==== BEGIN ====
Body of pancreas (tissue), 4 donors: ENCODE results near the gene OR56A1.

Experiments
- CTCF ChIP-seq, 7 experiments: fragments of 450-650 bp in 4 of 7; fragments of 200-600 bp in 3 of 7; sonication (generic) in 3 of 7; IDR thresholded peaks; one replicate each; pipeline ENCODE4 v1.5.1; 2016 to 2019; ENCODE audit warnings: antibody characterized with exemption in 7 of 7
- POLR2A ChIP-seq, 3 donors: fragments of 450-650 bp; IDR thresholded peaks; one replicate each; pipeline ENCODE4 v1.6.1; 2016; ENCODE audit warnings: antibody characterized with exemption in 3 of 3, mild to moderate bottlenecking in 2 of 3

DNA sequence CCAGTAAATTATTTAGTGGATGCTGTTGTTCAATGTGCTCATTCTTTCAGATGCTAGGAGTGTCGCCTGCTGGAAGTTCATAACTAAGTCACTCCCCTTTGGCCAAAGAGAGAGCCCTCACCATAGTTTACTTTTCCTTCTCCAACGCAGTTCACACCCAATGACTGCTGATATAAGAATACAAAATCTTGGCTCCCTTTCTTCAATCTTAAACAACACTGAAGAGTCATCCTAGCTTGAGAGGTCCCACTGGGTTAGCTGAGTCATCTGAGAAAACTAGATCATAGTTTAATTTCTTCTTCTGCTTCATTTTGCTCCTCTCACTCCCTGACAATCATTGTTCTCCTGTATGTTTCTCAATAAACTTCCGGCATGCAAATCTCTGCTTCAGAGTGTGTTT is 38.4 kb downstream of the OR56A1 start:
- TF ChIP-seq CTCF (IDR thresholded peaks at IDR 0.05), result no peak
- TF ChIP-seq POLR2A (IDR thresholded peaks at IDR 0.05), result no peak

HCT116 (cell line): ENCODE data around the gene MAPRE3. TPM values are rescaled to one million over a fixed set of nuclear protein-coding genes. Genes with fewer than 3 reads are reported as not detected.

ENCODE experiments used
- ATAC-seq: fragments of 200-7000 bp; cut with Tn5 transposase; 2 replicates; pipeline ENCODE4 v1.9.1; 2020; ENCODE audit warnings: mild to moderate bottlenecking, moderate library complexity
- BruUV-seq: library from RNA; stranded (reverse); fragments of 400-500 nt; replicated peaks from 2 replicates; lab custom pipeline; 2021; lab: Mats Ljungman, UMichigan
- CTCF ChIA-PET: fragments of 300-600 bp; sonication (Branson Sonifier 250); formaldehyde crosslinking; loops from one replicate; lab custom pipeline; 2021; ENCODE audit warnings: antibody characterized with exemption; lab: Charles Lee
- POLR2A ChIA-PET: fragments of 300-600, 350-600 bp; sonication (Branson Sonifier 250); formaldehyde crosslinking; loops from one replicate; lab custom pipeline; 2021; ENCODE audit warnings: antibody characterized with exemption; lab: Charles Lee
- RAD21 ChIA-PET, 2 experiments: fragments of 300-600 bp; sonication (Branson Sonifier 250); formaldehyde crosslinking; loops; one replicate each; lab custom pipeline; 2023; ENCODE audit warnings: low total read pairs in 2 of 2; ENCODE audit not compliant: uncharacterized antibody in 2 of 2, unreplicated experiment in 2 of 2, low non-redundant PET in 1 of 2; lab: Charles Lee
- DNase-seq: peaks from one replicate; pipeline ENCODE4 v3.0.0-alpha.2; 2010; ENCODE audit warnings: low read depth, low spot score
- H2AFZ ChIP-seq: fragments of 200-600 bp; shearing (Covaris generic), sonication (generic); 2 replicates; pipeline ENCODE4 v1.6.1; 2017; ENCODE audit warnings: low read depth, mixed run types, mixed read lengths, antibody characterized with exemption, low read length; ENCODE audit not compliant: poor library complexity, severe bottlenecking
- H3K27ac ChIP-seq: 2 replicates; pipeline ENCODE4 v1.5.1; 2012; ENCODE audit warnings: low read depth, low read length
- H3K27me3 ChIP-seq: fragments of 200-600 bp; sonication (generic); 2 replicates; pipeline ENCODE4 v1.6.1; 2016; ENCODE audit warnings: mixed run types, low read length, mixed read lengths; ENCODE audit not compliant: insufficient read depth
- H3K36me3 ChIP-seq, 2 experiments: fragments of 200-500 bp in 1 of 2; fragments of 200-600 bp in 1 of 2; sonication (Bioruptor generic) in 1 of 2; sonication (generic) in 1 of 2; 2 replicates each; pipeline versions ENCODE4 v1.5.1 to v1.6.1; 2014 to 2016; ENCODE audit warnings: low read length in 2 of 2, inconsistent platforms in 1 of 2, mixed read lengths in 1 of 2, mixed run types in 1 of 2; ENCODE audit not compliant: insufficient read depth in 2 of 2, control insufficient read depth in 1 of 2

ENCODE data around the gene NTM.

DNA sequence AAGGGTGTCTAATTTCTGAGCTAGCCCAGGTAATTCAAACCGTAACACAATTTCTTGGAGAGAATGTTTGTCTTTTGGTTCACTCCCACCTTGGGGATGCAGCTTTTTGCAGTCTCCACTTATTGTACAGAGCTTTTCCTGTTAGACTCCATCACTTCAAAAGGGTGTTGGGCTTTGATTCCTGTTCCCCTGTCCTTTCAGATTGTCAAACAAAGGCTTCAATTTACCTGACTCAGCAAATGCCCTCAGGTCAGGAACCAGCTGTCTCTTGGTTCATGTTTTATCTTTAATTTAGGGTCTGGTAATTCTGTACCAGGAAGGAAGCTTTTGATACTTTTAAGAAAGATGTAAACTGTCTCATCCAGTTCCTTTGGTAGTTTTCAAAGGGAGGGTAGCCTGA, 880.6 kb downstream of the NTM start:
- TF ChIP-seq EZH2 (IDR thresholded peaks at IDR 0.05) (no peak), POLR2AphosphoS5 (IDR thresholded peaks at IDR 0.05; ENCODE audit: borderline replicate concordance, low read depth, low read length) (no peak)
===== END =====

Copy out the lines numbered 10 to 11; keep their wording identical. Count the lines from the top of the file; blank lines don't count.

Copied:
- ATAC-seq: fragments of 200-7000 bp; cut with Tn5 transposase; 2 replicates; pipeline ENCODE4 v1.9.1; 2020; ENCODE audit warnings: mild to moderate bottlenecking, moderate library complexity
- BruUV-seq: library from RNA; stranded (reverse); fragments of 400-500 nt; replicated peaks from 2 replicates; lab custom pipeline; 2021; lab: Mats Ljungman, UMichigan